William Hinman and Marc Berger left the SEC to join Simpson Thacher & Bartlett, which is part of the Enterprise Ethereum Alliance, a coalition of companies built to market Ethereum as an enterprise solution.
Empower Oversight has obtained the first documents from the SEC as a result of litigation under the Freedom of Information Act (FOIA).
The FOIA request was filed on August 12, 2021, but the SEC didn’t respond, which led the non-profit to file a lawsuit, submit an administrative appeal to the SEC’s initial claims that there were no responsive records, and sent a letter to the SEC and a new FOIA request for records related to how the SEC’s FOIA personnel were conducting searches for responsive records.
The “checks and balances” organization wants to analyze potential conflicts of interest in its cryptocurrency-related enforcement decisions, particularly the SEC v. Ripple lawsuit which was filed the day before the departure of SEC Chair Jay Clayton. Three months later he was announced as an advisor of crypto-focused hedge fund, One River.
Other former SEC officials are also under suspicion, including ex-SEC Director of Corporation Finance, William Hinman, whose fate might be hanging in the balance as the judge in the XRP lawsuit reconsiders if his 2018 speech on Ether was his personal opinion or public guidance. Hinman left the SEC and rejoined the law firm, Simpson Thacher & Bartlett.
Simpson Thacher & Bartlett is part of the Enterprise Ethereum Alliance, a coalition of companies built to market Ethereum as an enterprise solution. Since Hinman’s speech, Ether took out Ripple as the #2 crypto by market cap while Ripple was increasingly pressured by the SEC for its alleged unregistered securities offering.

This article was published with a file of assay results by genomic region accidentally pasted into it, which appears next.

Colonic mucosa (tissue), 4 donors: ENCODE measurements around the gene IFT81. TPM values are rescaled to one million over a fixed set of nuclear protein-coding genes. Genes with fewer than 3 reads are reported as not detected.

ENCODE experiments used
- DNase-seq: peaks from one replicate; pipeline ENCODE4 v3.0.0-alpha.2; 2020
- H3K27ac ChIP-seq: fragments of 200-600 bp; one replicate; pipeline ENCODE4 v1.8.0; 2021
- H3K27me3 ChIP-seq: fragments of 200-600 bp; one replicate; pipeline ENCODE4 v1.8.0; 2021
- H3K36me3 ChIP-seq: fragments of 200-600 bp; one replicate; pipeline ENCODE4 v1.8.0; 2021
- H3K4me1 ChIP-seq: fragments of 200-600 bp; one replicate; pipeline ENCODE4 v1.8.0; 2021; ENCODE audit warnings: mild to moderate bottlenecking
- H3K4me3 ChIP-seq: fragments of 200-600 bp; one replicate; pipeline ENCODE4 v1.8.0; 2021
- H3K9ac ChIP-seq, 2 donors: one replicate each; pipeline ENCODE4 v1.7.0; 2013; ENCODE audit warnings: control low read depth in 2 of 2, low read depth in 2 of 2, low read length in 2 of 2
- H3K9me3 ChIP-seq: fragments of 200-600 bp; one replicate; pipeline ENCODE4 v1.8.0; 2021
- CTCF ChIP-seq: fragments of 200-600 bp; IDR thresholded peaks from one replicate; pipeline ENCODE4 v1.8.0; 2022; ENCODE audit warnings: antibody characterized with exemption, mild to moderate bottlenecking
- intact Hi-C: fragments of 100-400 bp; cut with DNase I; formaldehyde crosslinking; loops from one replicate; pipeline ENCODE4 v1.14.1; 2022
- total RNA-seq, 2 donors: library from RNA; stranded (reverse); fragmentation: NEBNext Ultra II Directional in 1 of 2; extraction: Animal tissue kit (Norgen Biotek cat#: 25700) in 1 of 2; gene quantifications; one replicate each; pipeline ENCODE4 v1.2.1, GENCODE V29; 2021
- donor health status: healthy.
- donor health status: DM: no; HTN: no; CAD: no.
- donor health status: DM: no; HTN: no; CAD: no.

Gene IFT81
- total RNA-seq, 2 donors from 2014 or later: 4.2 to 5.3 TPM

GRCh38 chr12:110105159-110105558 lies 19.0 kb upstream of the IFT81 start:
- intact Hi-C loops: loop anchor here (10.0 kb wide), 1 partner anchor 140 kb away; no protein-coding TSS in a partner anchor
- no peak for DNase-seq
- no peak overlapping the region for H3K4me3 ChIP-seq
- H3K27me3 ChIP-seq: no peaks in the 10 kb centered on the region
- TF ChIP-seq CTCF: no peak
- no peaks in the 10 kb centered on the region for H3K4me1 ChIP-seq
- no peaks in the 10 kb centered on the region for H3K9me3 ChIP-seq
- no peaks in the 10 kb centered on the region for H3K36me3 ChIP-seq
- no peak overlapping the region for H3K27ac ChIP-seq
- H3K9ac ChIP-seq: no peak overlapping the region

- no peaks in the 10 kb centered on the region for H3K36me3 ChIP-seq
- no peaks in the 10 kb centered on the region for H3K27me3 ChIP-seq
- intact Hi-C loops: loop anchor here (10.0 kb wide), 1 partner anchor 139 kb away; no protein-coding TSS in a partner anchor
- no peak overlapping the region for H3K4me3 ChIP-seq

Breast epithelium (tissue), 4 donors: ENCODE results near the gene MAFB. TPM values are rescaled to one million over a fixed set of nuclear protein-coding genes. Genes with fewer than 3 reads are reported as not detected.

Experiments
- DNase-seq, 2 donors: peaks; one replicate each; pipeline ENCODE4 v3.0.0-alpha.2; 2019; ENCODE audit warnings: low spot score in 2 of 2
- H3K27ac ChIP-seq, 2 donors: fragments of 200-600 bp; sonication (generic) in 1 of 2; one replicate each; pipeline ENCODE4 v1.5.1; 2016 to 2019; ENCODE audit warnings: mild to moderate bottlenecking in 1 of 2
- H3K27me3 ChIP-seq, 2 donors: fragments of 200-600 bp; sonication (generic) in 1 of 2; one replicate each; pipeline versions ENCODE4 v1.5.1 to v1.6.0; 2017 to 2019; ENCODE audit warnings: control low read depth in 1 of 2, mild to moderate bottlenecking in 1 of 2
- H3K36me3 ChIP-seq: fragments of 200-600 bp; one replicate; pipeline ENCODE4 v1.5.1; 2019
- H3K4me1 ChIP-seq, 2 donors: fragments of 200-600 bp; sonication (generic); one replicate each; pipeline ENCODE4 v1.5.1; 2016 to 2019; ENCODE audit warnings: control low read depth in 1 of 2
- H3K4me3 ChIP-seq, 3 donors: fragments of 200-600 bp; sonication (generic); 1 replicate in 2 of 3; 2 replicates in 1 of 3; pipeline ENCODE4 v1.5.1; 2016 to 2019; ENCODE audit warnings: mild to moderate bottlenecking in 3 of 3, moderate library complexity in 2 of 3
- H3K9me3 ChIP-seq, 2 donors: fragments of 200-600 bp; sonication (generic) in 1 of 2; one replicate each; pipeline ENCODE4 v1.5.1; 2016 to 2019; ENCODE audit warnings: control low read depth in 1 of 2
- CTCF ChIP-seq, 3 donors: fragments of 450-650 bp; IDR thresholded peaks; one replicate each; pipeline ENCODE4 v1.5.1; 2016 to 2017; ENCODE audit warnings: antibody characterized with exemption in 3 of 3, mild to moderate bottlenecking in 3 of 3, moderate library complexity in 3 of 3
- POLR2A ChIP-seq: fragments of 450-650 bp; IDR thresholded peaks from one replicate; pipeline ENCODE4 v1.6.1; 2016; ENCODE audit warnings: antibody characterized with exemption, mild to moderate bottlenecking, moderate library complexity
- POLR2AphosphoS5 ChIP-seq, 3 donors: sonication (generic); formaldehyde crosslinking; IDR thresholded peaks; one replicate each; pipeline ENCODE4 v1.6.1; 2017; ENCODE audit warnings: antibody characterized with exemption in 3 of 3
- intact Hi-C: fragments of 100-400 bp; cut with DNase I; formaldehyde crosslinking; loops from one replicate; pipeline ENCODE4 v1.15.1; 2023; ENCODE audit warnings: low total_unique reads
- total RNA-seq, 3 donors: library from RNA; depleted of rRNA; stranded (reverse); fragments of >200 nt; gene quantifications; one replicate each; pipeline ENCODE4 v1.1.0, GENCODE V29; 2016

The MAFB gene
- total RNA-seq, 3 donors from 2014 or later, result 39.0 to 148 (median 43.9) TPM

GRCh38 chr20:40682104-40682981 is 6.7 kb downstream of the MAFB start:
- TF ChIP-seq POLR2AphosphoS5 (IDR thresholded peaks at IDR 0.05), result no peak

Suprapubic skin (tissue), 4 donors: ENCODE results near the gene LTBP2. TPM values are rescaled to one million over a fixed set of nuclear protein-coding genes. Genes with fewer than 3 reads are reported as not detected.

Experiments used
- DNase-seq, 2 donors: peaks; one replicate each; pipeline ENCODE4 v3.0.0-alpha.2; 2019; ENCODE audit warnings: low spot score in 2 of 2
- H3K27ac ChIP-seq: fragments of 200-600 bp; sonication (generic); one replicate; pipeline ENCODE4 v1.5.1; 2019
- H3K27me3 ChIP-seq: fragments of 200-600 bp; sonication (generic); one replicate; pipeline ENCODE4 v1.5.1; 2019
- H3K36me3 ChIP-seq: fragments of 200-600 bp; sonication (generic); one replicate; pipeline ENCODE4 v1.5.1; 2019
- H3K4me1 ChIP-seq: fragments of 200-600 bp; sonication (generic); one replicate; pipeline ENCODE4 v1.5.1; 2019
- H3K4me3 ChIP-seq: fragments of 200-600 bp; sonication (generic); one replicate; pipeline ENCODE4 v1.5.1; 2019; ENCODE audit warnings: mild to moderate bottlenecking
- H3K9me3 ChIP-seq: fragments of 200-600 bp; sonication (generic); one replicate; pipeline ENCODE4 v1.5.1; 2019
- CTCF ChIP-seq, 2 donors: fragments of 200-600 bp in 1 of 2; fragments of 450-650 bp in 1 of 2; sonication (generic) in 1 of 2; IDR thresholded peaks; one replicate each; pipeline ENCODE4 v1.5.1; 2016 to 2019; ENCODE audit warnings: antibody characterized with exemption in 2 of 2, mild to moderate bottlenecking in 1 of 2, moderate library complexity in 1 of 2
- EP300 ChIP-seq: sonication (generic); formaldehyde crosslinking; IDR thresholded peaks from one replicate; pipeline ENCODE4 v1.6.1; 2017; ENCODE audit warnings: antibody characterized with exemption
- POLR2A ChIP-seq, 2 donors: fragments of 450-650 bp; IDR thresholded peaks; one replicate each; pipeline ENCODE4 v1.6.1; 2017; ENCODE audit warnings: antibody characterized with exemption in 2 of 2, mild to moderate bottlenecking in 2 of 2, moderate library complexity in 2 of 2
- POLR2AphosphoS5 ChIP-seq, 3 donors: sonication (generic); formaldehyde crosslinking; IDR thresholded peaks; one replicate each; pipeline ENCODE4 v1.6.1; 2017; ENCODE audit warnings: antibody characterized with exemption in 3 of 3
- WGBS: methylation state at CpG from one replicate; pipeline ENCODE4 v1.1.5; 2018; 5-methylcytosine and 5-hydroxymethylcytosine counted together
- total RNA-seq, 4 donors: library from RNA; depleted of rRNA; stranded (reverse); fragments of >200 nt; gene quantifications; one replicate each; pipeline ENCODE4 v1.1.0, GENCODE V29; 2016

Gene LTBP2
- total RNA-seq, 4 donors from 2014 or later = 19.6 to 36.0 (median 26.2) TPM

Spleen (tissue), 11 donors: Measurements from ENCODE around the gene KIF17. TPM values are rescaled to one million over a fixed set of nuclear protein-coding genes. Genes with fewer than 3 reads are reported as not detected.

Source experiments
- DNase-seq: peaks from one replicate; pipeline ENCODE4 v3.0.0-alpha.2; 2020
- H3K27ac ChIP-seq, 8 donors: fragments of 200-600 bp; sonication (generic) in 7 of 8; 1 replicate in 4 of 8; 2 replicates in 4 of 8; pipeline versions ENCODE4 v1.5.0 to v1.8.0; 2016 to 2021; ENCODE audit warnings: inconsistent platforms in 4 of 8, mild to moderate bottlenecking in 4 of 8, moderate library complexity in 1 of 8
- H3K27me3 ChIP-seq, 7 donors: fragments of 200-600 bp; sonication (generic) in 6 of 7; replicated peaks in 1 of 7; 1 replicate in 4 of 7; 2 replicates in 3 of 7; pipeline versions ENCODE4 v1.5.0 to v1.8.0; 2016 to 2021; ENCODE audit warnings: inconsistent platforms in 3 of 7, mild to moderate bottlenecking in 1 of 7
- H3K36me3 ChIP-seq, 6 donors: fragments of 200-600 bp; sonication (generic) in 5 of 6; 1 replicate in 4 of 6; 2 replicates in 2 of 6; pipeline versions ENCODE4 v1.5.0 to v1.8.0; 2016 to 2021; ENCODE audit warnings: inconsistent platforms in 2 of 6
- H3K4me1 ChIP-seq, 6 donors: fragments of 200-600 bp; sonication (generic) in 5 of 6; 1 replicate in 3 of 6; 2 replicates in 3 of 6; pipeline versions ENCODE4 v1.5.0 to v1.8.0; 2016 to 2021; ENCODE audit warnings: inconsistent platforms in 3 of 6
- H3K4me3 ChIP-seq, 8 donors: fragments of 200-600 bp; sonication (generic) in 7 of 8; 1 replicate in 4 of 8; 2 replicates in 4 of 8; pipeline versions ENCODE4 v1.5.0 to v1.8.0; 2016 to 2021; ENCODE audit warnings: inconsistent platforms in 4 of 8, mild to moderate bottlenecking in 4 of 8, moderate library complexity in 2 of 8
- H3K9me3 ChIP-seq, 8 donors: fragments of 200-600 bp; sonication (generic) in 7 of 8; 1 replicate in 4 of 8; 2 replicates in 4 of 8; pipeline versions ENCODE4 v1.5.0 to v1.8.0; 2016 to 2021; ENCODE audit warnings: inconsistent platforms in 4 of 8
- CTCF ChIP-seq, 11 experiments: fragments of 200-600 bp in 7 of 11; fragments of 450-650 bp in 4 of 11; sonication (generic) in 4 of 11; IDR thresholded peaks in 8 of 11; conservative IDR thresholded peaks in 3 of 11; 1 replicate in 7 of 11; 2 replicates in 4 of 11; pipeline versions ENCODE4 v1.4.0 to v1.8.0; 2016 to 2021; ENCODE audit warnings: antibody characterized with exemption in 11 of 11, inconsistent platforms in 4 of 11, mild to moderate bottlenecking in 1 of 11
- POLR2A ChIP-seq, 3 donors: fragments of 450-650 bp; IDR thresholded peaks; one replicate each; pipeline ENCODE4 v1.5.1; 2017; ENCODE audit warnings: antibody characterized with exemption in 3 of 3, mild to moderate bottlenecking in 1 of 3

Empower Oversight announced the documents obtained from the SEC consist of emails between two now-former senior SEC officials and any email address at the law firm that employed them after they left the SEC, Simpson Thacher & Bartlett.
They include 1,053 pages of emails involving William Hinman, the former Director of the SEC’s Division of Corporation Finance, and 46 pages of emails involving Marc Berger, the former Acting Director of the SEC’s Division of Enforcement.
However, due to formatting issues, many of those pages are almost entirely blank and contain duplicate information. On February 18, at the SEC’s request, Empower Oversight provided a detailed list of people associated with the entities named in the FOIA request so that SEC can identify additional responsive records rather than limiting its searches to just certain email address domains.
“This initial document production by the SEC is a step in the right direction, but it must keep its commitment to conduct additional searches in order to fulfill its legal obligation to transparency. Empower Oversight will not relent in its commitment to enforcing accountability through the public’s right to know,” said Empower Oversight Founder and President Jason Foster.